Would the damned thing go on? No. Did I prepare the surface by sanding off any masking or paint - sure - *effort* nrrrrrrrrrrrrgggggggggggggggghhhhhhhhhhhhhhhhhh *effort* - nothing.

As is so often the case with other bits of engineer - hands over to a mate who has less of an invested interest - BANG BANG BANG - seated. Nice one. More force than you are comfortable with (WITHIN REASON!) - and job done.

Be brave, and the race that comes in the box does fit. Who knew?

It transpires that another friend building his 4SD came to the same conclusion. Winning.

// Kinesis RaceLight 4S Disc has no instructions;

You would not think this is much of an issue - it is a frame, right?

Well - with said frame comes a box of parts - most of which you can guess the application of - however beyond that - nada.

There are screws with different colour thread lock on, some 160 post and 140 IS adapters - headset (YES THIS FRAME COMES WITH HEADSET), cable guide, a variety of blanking plates, steerer bung, and a variety of mysterious objects with accompanying tiny screws.

- Tiny metal plates. These appear to re-enforce the rear dropouts. Alas, they will fit on neither side on the non-mech. Hanger side. It transpires one inside, one outside is the way they need to be to get the wheel in and have the calliper on the rotor. Tiny counter sunk screws make that fit nicely - reinforcing the ends there.

- Rubber bung. For the Di2 cables for the front mech - the bung does not fit. Not even close. I have used tape for now.

- Cable guide. Over to the drive side. Allowing some space - almost enough - for the exit of the rear brake cable (full outer).

- Post Mount 160 converters are in the box and IS mount 140 converters. Unless the callipers you have mount flat (TRP Spyre do not) - you will need converters.

- Gear and Brake Cable blanks. More obvious - gear to bottom orifices, brake to top. No cable adjusters may want to fit in-line to retain sanity on front mech setup!

So there we have it - learning passed on. Feel free to add, update, correct - however, these were my experiences/learning followed by a working bike.


BELOW: Bottom bracket cabling.


BELOW: Non-Drive Side Reinforcing Plate - outside.


BELOW: Drive Side Reinforcing Plate - inside.


5 Responses to “Kinesis 4S disc build lessons

  • Robert Armour
    6 years ago

    The “drive reinforcing plates” are actually adapters to reduce the width of the frame from 135mm (disc brake wheel) to 130mm (rim brake wheel).
    No need to use them for a 135mm spacing wheel.

    If you ever decide to fit flat mount disc brake calipers (and I can highly recommend it), you’ll find that the mounting bolts come in several sizes.
    Please note that this size does NOT refer to the length of the bolt, but the thickness of the frame, where the bolt goes through.

    Loving mine – it’s such a joy to ride.

  • anthony
    6 years ago

    Robert – Hello!

    Plates – yes – moved them a week or so later. A mate pointed out what they were for.

    Life moved on – change of wheels to tubeless Hunt 4 Season Disc, and switching from cable to hydraulic.

    Not having the converters and switching to centre lock 160 front and 140 rear made a hell of a difference in terms of confidence and ride.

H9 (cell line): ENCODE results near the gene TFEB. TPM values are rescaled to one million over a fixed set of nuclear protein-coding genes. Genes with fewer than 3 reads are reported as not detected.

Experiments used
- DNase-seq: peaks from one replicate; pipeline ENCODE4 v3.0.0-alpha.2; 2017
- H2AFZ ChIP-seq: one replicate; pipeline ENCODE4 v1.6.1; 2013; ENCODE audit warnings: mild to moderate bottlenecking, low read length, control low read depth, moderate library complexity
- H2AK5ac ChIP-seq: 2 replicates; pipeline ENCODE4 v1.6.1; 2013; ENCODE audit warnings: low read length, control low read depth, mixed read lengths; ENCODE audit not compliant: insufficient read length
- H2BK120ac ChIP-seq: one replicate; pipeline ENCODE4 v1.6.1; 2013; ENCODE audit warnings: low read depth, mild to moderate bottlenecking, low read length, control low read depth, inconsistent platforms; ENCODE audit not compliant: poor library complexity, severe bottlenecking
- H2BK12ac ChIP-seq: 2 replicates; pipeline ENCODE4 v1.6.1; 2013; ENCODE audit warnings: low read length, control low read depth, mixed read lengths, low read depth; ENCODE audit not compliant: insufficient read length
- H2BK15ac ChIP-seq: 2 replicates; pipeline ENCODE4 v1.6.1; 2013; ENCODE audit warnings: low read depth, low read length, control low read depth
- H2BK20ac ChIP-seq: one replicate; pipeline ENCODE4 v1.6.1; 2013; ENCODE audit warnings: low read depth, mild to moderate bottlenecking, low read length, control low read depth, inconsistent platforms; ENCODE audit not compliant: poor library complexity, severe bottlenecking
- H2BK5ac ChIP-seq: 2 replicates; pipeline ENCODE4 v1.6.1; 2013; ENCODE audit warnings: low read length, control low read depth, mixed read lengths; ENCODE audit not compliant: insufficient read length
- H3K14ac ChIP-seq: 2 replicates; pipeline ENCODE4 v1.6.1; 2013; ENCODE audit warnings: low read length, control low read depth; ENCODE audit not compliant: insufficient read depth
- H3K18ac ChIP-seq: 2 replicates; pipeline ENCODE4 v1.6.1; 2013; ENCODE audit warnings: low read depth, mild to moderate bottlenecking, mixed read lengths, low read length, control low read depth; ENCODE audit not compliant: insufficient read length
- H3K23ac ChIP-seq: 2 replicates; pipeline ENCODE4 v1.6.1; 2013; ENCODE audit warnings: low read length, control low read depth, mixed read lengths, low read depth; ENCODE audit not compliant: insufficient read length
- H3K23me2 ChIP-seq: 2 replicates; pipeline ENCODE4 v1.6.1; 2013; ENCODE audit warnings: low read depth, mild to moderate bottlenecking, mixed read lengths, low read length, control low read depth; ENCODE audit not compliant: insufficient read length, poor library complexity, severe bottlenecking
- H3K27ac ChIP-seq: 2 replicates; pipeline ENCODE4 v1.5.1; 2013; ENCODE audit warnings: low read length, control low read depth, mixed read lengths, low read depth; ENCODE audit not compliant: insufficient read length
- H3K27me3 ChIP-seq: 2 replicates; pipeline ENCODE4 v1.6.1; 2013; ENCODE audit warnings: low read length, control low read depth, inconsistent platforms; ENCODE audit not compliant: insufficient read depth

I really loved the frame and did indeed use year round – leaving the carbon bikes all tucked up while commuting through the summer. More the shame when the dropout failed on me. Being aware of an absolute carbon copy failure on a mates Kinesis 4sd was one thing, but then CRC confirmed another that is a pattern forming.

    The friend got a great offer on a GF Ti in replacement. I didn’t alas. So I am replacing with like… and hoping if it does fail – it goes when I am clipping in again as opposed to that fast downhill bend, in the dark, rain, with no phone reception while breaking… you know the one ;)

    Alas, the Silver / Orange I like is no more – now just grey and purple and blue left. This is more of an annoyance than you would think – despite the use the paint was in absolutely mint condition – great lustre on it. Loved it. More the shame/annoyance in failure.

    Apparently, their next model in the pipeline has that area beefed up – and is bolt-through only as opposed to QR. Good work. Alas too far off to be useful to us. Not a fault of workmanship or manufacture – just design.

    Fingers crossed it stays together, and fingers crossed it is speedy – I am without a winter bike!!

    • Tim Lenaerts
      3 years ago

      Hi. Just found this page after a bit of googling, really interesting and informative- I’ve just picked up the same frame and am getting together the components for a similar build. I’m using some components I had knocking around so have gone for the TRP Spyre callipers – did you put the improvements in braking down to the change from mechanical to hydraulic or the rotor size, or a bit of both? Be very grateful you had on the build a few years down the line.

      • anthony
        3 years ago

        Tim! Greetings:
        I started out with some TRP Spyre’s.
        I was a little disappointed to start with – especially given their standing with the wider community.
        Changing to non-compressable cables (like gear caples – linear steel as opposed to helical) assisted and made them feel better.
        Switching to the larger front meant that things further improved.
        Eventually, I moved to hydraulic – and the difference is night and day. Less pressure is required, while feedback is lost to a point, this is more than made up for by the ability to stop and stop in the wet.
        Do I suffer from squeal issues – yes – is this likely to be my fault – hell yes.
        I am not sure if that helps – but if you can learn from my journey – huzzah!

Leave a Reply

Your email address will not be published. Required fields are marked *